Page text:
From the Publisher
“This is a truly compelling and superbly photo-graphed chronicle of a wildlife photographer's unique experience. . . . Few will be likely to think of wolves in the same way again.” Booklist (starred review)
Publishers Weekly - Publisher's Weekly
Wildlife photographer Brandenburg's account of a summer he spent near the Arctic Circle with a pack of white wolves is spirited by wildness, discovery and danger, yet also gentled by awe, mutual respect and profound emotion. ``Thrilled'' at the prospect of knowing wolves ``that hadn't learned to fear humans,'' Brandenburg slips into their world without interrupting it and captures their behaviors, personalities and intelligence in word pictures nearly as descriptive and articulate as his photography. On the musicality of howling: ``Every wolf avoided hitting the same note . . . . When this happened by accident, one of the voices would frantically shuffle about until discord could be achieved once again.'' Although wary of anthropomorphism, Brandenburg writes that ``animals undoubtedly have more feelings than we give them credit for.'' This subtle, underlying persuasion, while never overwrought, gives the book a magnetic appeal. Ages 8-up. (Oct.)
Children's Literature - Marilyn Courtot
Renowned wildlife photographer Brandenburg spent a summer on Ellesmere Island recording a pack of Arctic wolves. He tries to dispel the myths surrounding this widely misunderstood animal through this full-color photo-essay and engaging text. An ALA Best Book for Young Adults, Orbis Pictus Award and many other awards.
Children's Literature - Beverly Kobrin
On assignment to photograph arctic wolves for National Geographic, Jim Brandenburg flew to Ellesmere Island in Canada's Northwest Territories, about 500 miles from the North Pole. The striking photographs and observations in To the Top of the World, his account of the trip, provide youngsters a glimpse of Canis lupus arctos during the springtime when life in the pack revolves around nurturing newborn pups. Mr. Brandenburg accompanied wildlife-biologist L. David Mech, who described their stay in the May 1987 National Geographic article "At Home with the Arctic Wolf." Send youngsters to the library to read the article for additional information about this relatively rare subspecies of grey wolf and to note the similarities and differences in the two perspectives and presentations.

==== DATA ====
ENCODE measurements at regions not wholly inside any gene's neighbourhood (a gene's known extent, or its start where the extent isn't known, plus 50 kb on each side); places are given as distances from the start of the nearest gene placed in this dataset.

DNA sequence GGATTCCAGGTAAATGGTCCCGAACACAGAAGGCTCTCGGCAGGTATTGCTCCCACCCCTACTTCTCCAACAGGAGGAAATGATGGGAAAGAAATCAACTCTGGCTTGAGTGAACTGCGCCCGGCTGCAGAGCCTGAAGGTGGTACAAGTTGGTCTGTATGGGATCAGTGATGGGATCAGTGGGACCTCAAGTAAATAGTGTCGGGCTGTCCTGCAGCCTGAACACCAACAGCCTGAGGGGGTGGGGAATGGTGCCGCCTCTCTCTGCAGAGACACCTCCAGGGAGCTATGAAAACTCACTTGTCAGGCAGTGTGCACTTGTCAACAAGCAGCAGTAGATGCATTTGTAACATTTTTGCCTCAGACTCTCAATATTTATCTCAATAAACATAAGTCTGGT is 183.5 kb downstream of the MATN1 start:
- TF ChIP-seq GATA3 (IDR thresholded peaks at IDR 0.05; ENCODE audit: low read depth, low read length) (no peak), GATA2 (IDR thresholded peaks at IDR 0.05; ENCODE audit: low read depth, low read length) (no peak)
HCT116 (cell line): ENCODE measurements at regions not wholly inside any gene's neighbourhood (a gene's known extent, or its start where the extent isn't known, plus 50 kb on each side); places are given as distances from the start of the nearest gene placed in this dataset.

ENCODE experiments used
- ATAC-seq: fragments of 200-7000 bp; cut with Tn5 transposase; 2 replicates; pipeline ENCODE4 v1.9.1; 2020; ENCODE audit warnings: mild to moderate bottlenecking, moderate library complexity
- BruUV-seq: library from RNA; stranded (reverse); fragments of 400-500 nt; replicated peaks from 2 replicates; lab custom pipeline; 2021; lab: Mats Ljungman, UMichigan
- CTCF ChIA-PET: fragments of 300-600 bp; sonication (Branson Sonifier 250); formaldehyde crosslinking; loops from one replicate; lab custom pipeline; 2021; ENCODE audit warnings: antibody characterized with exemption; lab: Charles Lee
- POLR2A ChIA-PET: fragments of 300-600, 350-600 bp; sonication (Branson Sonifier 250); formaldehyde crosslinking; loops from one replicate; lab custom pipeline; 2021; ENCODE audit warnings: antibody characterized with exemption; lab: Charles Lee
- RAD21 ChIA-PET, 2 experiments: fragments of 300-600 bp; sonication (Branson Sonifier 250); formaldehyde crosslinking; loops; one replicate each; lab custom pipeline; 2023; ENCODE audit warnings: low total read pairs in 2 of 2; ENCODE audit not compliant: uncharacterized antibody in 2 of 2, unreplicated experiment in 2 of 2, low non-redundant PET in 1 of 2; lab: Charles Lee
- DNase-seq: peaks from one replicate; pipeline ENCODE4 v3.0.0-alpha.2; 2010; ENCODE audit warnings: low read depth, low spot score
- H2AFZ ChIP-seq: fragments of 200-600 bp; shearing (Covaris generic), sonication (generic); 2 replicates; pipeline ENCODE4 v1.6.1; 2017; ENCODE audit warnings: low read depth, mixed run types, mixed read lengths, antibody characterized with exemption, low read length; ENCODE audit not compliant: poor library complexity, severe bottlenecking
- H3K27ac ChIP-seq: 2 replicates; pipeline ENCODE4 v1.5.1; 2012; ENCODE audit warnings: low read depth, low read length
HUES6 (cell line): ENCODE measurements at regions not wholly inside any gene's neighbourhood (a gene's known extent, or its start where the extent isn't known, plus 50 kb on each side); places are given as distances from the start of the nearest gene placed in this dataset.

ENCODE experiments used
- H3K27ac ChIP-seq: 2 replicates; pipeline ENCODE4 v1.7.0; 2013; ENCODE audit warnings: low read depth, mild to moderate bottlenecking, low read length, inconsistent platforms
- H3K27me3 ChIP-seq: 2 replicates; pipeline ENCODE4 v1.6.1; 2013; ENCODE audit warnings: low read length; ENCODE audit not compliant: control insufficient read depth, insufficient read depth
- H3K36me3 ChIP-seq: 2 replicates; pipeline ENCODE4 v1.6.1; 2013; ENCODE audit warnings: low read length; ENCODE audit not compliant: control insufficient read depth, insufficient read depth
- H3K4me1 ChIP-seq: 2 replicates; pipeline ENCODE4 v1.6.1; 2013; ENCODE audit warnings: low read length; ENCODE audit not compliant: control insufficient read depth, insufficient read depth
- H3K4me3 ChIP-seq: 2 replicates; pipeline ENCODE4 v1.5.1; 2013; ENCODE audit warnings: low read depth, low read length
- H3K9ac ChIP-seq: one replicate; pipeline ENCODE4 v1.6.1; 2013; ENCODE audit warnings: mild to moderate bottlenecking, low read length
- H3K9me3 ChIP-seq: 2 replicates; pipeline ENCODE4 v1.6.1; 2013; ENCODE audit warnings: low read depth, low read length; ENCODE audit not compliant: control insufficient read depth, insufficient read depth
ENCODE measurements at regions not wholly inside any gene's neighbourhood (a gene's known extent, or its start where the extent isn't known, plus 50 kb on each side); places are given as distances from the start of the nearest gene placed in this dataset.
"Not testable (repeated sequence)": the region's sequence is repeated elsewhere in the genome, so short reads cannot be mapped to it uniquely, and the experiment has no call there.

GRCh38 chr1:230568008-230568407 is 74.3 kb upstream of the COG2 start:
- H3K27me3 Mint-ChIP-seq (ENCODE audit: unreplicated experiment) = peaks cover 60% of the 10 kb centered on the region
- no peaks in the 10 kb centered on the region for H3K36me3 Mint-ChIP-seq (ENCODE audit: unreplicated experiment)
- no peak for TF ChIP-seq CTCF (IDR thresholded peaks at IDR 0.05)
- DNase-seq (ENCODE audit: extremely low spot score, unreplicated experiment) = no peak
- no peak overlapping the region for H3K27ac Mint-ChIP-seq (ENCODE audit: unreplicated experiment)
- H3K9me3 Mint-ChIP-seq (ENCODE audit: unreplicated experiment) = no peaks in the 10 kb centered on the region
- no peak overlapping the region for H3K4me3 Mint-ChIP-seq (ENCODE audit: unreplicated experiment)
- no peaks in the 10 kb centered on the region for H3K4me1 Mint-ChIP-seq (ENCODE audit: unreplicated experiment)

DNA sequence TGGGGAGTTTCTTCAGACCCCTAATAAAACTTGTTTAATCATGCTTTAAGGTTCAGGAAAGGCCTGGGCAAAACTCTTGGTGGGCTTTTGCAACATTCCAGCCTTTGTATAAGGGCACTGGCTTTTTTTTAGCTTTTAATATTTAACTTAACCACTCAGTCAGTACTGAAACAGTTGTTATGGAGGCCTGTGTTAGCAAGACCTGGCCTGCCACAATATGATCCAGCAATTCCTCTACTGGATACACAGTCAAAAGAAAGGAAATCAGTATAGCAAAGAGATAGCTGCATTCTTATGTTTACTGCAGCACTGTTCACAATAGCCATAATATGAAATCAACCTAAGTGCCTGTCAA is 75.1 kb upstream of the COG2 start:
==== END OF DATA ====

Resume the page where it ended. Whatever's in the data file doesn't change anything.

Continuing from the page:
School Library Journal
Gr 3-6-A brief text and incredible full-color photographs tell the story of Brandenburg's Arctic summer excursion, during which he took pictures of a pack of wolves who seemed to accept his presence and allow him to approach them closely. On the day of his departure, the entire pack appeared at the airstrip to witness his leaving, as if to say good-bye. His artfully composed, crisp pictures capture the five-week old puppies' initial explorations outside their den, and their escapades with their baby-sitter, Scruffy, as well as howling practice. He offers intriguing examples of how the pecking order operates; in one dramatic episode, the wolves bring down a musk-ox. Through a series of well-chosen vignettes, the author shares plenty of information about the life cycle of animals, although this is not his main purpose. He clearly wants to communicate his awe for these wild creatures, and hopes to dispel any negative stereotypes that exist in readers' minds. His enthusiasm is evident in every well-chosen word. Laurence Pringle's Wolfman (Scribners, 1983; o.p.) concentrates on the work of one scientist in Minnesota; Scott Barry's The Kingdom of Wolves (Putnam, 1979; o.p.) is a more detailed exploration of the animals' habits. Both are accompanied by black-and-white photographs. Wolves (HarperCollins, 1993) by Seymour Simon offers the basic overview report writers require but To the Top of the World is clearly the most captivating.- Ellen Fader, Oregon State Library, Salem